Determinations of basal metabolism are widely used in the clinical study of obese patients, apparently in the expectation of arriving at some understanding of the underlying disturbance. Von Noorden1 classified obesity as exogenous and endogenous and defined endogenous obesity as characterized by a lowered metabolism or, as he called it, "Verlangsamung der Zersetzungsenergie der Zellen." He stated that obesity of the endogenous type is rare. Since hypofunction of the thyroid gland is associated with a depression of the basal metabolism, the conclusion is frequently drawn that a low basal metabolic rate in an obese person is indicative of hypothyroidism.
The term basal metabolic rate is ambiguous, and its inconsistent use has caused much confusion. Many authors designate by basal metabolic rate the percentage deviation of the observed value from some normal standard. The most widely accepted standard uses surface area as the unit of comparison. In numerous clinical papers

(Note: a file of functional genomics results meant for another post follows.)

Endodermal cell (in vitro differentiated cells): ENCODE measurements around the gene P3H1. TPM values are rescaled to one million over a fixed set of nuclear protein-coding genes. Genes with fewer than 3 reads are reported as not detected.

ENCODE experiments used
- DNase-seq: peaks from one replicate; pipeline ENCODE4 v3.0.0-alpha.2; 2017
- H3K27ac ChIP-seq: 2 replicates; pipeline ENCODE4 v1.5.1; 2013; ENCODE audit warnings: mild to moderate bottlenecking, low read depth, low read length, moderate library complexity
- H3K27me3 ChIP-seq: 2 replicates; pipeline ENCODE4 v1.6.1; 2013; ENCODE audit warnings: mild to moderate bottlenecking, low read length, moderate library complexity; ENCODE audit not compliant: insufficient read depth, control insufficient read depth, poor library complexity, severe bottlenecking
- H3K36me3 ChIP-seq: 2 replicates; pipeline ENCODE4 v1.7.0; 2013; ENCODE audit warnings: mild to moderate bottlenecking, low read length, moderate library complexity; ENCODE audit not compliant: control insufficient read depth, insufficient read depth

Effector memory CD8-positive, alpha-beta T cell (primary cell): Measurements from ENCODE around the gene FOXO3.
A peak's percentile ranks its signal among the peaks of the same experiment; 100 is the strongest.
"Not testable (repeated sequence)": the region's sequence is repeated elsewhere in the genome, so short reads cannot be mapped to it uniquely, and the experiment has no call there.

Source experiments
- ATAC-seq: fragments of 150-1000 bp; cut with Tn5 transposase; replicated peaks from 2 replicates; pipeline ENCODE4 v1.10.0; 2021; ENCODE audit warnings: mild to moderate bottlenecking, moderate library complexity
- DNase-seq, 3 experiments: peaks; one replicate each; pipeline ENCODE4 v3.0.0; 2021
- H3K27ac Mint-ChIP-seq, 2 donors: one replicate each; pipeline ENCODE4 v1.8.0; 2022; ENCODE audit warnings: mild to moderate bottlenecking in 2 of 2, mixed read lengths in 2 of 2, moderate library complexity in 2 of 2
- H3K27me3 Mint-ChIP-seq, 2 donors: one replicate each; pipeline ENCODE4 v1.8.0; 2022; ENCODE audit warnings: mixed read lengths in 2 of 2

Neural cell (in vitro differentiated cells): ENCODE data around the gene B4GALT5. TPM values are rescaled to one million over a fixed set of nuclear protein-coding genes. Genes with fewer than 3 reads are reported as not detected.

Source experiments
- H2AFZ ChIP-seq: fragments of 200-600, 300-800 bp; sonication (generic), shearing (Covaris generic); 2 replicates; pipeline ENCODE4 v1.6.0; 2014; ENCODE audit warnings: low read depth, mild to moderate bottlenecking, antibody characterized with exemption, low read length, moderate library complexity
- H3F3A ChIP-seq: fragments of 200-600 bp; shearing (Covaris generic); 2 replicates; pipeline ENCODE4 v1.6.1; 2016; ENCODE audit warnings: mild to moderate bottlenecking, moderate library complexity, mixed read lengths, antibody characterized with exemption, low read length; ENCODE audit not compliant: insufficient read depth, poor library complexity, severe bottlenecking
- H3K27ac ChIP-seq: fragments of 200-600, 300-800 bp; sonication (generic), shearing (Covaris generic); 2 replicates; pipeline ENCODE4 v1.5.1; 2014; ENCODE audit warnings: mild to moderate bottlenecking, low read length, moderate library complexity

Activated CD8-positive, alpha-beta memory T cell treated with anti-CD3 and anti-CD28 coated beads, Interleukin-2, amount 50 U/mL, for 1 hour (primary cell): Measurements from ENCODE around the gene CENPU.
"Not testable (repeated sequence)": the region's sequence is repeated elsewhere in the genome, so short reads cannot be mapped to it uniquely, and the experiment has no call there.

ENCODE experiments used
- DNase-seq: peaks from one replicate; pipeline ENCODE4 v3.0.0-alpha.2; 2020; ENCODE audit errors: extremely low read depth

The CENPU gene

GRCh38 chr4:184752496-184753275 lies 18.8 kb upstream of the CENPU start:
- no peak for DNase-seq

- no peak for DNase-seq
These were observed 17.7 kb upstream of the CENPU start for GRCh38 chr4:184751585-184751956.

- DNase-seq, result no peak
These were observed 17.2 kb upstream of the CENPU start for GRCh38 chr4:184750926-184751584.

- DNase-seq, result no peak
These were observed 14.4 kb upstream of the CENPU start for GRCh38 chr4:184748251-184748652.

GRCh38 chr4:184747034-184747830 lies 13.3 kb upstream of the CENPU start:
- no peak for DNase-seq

BRUCH H. OBESITY IN CHILDHOOD: II. BASAL METABOLISM AND SERUM CHOLESTEROL OF OBESE CHILDREN. Am J Dis Child. 1939;58(5):1001–1022. doi:10.1001/archpedi.1939.01990100083009
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